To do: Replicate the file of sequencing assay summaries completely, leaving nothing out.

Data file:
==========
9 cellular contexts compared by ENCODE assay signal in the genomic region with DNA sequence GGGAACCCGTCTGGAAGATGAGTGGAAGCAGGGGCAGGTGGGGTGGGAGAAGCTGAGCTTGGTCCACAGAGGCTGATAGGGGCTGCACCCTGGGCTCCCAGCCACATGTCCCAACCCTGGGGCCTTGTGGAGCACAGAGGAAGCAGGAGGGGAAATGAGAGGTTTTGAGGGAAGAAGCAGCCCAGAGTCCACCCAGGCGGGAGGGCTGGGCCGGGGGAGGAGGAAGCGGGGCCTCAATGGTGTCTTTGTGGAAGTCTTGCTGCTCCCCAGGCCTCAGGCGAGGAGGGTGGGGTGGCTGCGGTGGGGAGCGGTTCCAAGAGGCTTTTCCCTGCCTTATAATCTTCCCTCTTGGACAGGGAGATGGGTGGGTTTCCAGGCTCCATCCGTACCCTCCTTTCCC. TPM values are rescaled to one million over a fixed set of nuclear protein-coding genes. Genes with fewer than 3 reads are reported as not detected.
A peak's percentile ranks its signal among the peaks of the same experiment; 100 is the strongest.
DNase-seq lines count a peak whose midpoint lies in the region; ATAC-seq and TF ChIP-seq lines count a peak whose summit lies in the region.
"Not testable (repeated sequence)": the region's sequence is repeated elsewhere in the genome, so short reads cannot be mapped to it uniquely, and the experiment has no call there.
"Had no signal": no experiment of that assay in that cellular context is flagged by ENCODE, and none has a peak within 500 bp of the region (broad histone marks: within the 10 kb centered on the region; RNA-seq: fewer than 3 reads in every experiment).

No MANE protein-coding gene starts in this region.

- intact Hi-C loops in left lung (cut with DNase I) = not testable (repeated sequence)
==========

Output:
9 cellular contexts compared by ENCODE assay signal in the genomic region with DNA sequence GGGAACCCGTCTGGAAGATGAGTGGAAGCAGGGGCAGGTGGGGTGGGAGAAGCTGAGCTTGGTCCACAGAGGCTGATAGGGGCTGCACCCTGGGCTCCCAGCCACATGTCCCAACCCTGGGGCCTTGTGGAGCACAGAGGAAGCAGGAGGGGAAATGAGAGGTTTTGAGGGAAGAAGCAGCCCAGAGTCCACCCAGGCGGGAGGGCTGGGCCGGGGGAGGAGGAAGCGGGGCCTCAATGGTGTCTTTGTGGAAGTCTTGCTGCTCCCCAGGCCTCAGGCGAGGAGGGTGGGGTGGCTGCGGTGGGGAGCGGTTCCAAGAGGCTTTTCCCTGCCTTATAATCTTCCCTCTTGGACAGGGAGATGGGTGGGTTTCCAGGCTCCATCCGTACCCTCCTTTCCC. TPM values are rescaled to one million over a fixed set of nuclear protein-coding genes. Genes with fewer than 3 reads are reported as not detected.
A peak's percentile ranks its signal among the peaks of the same experiment; 100 is the strongest.
DNase-seq lines count a peak whose midpoint lies in the region; ATAC-seq and TF ChIP-seq lines count a peak whose summit lies in the region.
"Not testable (repeated sequence)": the region's sequence is repeated elsewhere in the genome, so short reads cannot be mapped to it uniquely, and the experiment has no call there.
"Had no signal": no experiment of that assay in that cellular context is flagged by ENCODE, and none has a peak within 500 bp of the region (broad histone marks: within the 10 kb centered on the region; RNA-seq: fewer than 3 reads in every experiment).

No MANE protein-coding gene starts in this region.

- intact Hi-C loops in left lung (cut with DNase I) = not testable (repeated sequence)